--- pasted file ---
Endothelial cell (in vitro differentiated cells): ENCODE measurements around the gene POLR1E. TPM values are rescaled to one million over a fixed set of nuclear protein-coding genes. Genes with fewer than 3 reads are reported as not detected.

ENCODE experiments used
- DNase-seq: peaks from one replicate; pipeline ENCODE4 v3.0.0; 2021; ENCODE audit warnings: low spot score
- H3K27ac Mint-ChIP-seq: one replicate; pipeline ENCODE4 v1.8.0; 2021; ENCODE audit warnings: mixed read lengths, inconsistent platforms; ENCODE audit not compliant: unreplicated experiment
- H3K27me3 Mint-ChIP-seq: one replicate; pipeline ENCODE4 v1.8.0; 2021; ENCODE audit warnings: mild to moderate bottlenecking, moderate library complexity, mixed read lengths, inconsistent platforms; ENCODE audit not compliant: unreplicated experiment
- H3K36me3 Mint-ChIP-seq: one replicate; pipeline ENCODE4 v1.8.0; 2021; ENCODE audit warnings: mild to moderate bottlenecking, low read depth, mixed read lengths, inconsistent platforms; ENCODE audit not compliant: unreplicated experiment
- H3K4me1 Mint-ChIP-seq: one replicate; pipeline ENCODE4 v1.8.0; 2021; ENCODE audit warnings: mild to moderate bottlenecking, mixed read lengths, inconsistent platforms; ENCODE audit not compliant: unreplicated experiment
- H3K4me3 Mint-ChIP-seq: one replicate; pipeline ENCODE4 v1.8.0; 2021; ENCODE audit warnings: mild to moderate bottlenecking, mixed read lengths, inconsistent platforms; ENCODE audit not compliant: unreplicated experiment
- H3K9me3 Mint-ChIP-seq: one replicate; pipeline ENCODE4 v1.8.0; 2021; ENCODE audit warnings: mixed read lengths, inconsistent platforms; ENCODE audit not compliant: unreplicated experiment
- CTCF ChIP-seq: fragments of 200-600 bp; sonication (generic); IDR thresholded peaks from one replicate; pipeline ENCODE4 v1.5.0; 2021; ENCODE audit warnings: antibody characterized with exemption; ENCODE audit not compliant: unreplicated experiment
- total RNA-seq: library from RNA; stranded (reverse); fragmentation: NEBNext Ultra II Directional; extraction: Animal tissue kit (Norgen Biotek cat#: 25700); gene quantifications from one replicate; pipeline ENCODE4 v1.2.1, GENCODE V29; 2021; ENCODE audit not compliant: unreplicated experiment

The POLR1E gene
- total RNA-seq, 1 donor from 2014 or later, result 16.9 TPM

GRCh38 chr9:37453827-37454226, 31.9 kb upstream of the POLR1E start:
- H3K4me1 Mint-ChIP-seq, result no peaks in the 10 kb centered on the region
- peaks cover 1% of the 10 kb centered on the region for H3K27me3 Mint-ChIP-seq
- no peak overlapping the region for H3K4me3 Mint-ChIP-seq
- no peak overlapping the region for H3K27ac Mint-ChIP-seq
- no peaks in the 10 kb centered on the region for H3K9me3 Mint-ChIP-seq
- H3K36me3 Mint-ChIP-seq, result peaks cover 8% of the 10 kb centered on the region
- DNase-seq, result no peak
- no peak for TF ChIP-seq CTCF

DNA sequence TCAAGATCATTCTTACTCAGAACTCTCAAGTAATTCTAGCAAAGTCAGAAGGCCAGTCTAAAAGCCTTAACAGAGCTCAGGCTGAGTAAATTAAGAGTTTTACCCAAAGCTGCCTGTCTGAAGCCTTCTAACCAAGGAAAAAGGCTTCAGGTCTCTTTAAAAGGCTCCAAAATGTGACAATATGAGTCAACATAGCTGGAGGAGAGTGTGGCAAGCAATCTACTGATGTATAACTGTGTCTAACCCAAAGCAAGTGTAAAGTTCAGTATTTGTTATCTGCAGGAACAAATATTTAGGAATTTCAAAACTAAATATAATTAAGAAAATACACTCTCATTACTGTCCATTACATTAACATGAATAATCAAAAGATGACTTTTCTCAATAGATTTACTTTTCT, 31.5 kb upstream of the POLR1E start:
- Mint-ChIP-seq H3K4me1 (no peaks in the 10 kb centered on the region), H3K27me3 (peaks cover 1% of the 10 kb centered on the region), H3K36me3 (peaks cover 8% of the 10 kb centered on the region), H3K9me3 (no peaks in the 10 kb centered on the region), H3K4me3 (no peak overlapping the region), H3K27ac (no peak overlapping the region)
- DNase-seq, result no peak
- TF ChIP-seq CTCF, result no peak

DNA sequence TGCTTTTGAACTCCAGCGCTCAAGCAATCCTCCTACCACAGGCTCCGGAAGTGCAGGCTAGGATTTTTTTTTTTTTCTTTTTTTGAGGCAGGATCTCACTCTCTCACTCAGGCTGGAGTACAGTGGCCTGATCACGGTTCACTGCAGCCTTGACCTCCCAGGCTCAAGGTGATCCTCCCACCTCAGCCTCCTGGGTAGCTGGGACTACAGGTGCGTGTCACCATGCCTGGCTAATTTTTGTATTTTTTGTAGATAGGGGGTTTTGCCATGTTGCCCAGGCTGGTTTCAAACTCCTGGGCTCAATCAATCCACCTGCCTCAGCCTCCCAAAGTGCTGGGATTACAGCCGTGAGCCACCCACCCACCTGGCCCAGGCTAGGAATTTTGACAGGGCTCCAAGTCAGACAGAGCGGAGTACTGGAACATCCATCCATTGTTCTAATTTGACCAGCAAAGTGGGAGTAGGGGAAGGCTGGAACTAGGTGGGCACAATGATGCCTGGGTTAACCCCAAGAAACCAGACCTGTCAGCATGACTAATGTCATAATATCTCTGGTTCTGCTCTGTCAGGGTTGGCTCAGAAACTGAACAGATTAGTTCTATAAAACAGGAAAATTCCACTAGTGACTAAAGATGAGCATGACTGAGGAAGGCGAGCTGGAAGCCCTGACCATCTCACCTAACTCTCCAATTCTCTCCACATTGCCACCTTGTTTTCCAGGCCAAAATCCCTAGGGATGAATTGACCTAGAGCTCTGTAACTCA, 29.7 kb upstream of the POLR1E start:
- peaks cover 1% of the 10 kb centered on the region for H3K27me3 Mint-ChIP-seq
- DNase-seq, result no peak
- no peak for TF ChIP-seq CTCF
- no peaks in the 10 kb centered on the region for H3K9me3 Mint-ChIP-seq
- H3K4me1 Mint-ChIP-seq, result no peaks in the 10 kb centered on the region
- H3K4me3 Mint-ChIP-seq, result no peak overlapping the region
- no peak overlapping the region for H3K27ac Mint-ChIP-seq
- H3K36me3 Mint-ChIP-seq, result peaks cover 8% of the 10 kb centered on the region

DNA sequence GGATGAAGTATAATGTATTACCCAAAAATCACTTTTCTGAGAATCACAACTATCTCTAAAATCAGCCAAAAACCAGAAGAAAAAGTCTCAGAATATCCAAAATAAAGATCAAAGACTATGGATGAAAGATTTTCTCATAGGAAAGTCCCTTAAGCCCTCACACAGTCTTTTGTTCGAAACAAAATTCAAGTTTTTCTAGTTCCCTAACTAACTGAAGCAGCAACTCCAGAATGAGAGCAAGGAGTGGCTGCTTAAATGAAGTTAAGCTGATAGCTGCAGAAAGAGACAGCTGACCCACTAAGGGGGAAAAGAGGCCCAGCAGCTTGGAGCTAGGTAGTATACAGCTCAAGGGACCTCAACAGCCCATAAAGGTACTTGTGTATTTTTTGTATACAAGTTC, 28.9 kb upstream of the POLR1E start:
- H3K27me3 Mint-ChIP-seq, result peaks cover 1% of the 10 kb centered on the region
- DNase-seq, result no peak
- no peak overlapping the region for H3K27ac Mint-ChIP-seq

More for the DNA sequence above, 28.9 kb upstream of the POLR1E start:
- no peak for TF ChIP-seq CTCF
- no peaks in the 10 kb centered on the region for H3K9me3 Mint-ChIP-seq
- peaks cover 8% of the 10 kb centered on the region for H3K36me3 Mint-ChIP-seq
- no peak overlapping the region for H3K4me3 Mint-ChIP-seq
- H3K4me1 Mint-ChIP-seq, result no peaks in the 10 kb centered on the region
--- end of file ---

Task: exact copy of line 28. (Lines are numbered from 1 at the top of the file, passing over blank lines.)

- peaks cover 1% of the 10 kb centered on the region for H3K27me3 Mint-ChIP-seq